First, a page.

Friday 16th December 2016

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I again took the train from the NEC station parking the car there and the fact that the £12 parking charge would be no surprise this time I figured that what with the drive into the city on a Friday night and the Christmas traffic it would be worth the £12.
Birmingham to me is still no treat on the eyes. It’s not a wonderful spectacle and I always feel let down by its dullness as a city.
The new Grand Central for me is nothing but a mishmash of shiny awkward mirrors not pleasing to my eyes at all. The walk from New Street took me through the now traditional German market which has become a tradition of shoddy stalls selling all the same trinkets and fat full food as always only today’s market is hemmed in with car bomb proof concrete barriers. The city once again is being demolished which also appears to be a tradition. The old library is rubble and you have to skirt around the Town Hall through makeshift Paradise walk ways. Birmingham city planners are always trying to improve the city but the finished product always to me appears the opposite.
Alas it is my birth city and I do feel a sense of that it is my home and I hold it in some reverence for that. The bronze bull had his Christmas jumper on but The Iron man was still naked I bet he would have loved to have been equally adorned with maybe a Christmas hat on his iron head.

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A boat load of revellers were going along the canal dressed as The Grinch and they looked like they were having a great time.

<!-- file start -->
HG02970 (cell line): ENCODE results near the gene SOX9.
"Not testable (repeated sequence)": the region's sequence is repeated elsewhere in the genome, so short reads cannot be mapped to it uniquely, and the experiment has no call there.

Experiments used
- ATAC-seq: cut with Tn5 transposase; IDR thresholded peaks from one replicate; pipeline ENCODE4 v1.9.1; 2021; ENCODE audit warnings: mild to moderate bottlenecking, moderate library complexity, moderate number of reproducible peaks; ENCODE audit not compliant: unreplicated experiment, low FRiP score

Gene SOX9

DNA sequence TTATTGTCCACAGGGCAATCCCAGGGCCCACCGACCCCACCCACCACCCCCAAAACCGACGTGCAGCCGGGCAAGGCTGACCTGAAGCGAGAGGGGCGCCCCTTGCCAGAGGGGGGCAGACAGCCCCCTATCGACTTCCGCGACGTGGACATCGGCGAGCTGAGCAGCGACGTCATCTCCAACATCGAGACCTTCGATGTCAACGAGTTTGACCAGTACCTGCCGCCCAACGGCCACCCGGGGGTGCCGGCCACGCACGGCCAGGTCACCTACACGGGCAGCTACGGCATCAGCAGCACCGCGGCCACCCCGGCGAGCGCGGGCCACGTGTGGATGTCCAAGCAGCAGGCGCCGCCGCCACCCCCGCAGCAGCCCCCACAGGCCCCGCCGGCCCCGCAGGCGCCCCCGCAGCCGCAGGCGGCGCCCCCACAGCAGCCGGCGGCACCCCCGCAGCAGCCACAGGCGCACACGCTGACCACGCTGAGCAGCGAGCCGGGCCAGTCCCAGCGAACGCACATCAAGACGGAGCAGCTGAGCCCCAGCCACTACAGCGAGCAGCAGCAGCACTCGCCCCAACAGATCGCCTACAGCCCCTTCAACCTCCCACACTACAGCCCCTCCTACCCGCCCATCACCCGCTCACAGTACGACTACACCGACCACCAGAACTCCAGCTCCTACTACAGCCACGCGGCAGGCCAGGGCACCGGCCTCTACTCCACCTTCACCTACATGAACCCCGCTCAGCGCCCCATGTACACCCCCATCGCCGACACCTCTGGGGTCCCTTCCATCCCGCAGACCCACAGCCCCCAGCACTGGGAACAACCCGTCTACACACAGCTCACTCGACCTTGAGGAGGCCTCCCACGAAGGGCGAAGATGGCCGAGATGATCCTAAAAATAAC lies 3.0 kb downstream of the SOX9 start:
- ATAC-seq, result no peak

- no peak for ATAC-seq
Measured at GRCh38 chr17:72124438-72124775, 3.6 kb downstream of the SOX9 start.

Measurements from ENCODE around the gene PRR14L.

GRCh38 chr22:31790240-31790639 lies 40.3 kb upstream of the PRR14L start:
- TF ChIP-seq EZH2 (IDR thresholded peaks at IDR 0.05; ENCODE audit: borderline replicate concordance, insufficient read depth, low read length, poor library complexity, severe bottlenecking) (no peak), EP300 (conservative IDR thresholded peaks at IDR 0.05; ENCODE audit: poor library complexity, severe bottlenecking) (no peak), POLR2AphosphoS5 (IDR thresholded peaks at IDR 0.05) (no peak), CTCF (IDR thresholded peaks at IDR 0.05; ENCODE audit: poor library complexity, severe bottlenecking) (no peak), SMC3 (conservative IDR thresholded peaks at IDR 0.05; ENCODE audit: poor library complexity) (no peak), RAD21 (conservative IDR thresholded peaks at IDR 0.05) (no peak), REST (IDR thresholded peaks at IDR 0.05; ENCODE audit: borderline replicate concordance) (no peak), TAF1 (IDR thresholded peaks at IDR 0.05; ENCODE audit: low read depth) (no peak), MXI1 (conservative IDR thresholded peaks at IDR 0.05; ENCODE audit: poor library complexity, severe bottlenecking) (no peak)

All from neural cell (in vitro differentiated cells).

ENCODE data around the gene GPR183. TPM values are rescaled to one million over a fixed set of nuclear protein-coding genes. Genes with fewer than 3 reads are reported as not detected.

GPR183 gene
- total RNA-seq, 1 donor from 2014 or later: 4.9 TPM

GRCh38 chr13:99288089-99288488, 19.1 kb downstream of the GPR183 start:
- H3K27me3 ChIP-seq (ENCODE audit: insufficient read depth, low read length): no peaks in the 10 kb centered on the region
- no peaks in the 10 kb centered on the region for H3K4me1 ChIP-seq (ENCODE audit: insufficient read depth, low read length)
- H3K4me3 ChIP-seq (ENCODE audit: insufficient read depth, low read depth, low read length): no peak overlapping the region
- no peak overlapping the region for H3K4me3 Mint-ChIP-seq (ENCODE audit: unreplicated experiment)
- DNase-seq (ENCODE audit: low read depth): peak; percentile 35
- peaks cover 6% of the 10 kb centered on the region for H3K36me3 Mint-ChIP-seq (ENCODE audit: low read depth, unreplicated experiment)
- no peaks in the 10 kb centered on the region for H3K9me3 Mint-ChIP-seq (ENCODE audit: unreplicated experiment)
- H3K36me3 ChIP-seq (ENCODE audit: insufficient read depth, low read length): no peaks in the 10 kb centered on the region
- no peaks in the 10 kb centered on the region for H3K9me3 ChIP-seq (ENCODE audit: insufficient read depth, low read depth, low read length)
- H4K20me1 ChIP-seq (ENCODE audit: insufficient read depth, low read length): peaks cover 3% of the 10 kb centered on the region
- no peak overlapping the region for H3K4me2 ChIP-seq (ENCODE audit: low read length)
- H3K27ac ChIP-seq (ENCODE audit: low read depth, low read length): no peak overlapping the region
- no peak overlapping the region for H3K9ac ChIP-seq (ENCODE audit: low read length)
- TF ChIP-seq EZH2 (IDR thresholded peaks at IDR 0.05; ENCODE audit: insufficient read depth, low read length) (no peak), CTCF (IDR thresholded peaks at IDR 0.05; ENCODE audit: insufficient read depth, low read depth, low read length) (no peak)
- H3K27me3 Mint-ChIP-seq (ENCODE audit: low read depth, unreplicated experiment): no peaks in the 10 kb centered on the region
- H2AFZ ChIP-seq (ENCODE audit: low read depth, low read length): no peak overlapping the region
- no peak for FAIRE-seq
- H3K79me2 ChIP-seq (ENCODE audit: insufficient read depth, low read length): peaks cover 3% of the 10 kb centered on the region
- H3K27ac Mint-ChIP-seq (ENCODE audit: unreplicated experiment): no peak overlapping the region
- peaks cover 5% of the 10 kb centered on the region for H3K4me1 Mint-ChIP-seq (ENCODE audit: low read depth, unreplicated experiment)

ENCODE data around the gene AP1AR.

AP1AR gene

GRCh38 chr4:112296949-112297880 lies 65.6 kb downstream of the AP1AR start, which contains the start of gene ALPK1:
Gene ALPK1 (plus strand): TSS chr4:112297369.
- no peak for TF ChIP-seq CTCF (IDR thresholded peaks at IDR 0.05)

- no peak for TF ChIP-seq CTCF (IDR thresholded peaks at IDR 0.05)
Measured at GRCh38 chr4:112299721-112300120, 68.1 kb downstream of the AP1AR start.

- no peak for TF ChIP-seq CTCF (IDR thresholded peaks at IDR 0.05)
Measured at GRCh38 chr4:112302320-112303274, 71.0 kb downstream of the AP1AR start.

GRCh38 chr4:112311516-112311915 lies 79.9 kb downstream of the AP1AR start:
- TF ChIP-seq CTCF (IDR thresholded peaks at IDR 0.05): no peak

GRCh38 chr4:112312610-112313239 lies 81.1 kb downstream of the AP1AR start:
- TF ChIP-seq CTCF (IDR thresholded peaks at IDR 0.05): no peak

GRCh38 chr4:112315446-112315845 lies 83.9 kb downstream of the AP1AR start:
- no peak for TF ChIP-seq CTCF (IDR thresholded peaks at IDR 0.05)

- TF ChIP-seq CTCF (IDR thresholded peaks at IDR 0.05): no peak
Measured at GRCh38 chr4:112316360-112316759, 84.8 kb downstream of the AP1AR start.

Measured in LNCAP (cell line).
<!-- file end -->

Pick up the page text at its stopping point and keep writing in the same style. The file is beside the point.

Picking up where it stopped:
I had agreed to Meet Phil in The Flapper pub just by the arena, it was Dead’s-Ville.
I was the only person in there apart from the bar man. He then told me they did not do coffee so I went out across the street to The Prince of Wales which was packed and they did coffee. I informed Phil I would be in there.

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I was pleasantly surprised when I looked at the merchandise stand at the NIA arena in Birmingham to see REO Speedwagon were supporting Status Quo on the so called last of the electrics tour. I really had no idea they were the support.
REO were great and they did a super set at one point doing the intro to Sabbath War Pigs. Quo without Rick Parfitt is almost a tribute band but this gig really rocked I thought they were great. Rossi still held it all together with his banter and he often mentioned Peaky Blinders but didn’t mention Rick at all which I felt was a little strange. All in all it was a super gig. High-lights for me included, In the Army Now, Hold You Back plus a superb medley of amazing hits. I don’t own one Quo album but I knew them all. It was really a professional rocking ride. Four quality guitarists and a hard drummer blasting it full on is a real treat.
A couple arrived next to me just before Status Quo came on. I asked them where they had been until now. It turned out they had travelled from Cornwall to see the gig as a 60th treat for her husband. She aid they had met ten years ago and Quo was playing at a disco and she could not get him off the dance floor. Obviously things had changed since then as they had missed Speedwagon and she said it was past his bedtime and he did nothing more than shove earplugs in and say back to relax.

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REO Speedwagon

In the fall of 1966, Neal Doughty entered the electrical engineering program at the University of Illinois in Champaign, Illinois, coming in as a junior. On his first night, he met another student, Alan Gratzer. They soon started a rock band. Gratzer had been a drummer since high school, and was playing in a local group on the weekends, while Doughty had learned some Beatles songs on his parents’ piano.

Doughty started to follow around Gratzer’s band, eventually sitting in on a song or two. The keyboard player was the leader, but several other band members weren’t happy with the situation. On the last day of the university’s spring semester, guitarist Joe Matt called the band’s leader and told him that he, drummer Gratzer, and bassist Mike Blair had decided to leave the band and start a new one with Doughty.